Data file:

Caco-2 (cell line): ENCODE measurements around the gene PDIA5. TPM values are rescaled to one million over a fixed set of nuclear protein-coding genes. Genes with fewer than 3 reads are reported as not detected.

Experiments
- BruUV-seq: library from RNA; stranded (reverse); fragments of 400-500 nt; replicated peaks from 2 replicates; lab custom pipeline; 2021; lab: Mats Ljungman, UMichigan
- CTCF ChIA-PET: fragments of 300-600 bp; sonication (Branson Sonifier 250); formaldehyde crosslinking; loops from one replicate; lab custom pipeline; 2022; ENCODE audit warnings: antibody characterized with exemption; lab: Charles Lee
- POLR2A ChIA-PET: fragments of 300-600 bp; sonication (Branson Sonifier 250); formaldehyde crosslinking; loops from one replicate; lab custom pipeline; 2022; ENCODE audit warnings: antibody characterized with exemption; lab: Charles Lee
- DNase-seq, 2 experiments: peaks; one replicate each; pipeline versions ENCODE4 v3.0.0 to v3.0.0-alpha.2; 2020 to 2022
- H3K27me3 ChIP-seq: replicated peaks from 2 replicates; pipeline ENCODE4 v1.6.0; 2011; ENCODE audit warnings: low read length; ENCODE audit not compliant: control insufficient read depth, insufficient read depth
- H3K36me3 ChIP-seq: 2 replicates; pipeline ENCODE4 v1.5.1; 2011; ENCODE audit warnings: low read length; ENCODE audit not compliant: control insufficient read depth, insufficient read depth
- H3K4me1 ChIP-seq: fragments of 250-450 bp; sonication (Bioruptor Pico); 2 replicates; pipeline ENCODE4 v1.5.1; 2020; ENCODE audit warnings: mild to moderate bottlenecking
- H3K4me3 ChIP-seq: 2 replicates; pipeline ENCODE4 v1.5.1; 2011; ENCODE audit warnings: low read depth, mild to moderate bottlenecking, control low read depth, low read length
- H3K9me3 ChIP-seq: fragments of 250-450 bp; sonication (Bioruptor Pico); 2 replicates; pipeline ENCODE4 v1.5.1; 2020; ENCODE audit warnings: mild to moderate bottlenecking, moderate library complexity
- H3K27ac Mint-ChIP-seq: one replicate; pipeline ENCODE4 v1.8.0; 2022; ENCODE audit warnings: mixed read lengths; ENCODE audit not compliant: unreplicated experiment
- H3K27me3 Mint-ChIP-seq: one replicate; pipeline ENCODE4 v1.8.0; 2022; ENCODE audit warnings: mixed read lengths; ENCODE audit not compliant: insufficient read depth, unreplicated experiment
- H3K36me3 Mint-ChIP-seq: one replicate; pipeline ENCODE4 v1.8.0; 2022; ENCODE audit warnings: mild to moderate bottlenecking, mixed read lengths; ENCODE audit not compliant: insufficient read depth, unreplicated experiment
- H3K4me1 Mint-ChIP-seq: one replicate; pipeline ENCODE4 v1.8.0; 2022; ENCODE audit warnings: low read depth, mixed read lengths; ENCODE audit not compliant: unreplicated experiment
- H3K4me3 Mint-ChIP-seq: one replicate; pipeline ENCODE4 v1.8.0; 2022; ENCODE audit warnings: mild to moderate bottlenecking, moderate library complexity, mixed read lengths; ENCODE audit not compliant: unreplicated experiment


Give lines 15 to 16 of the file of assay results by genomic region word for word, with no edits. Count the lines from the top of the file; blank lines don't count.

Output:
- H3K4me1 Mint-ChIP-seq: one replicate; pipeline ENCODE4 v1.8.0; 2022; ENCODE audit warnings: low read depth, mixed read lengths; ENCODE audit not compliant: unreplicated experiment
- H3K4me3 Mint-ChIP-seq: one replicate; pipeline ENCODE4 v1.8.0; 2022; ENCODE audit warnings: mild to moderate bottlenecking, moderate library complexity, mixed read lengths; ENCODE audit not compliant: unreplicated experiment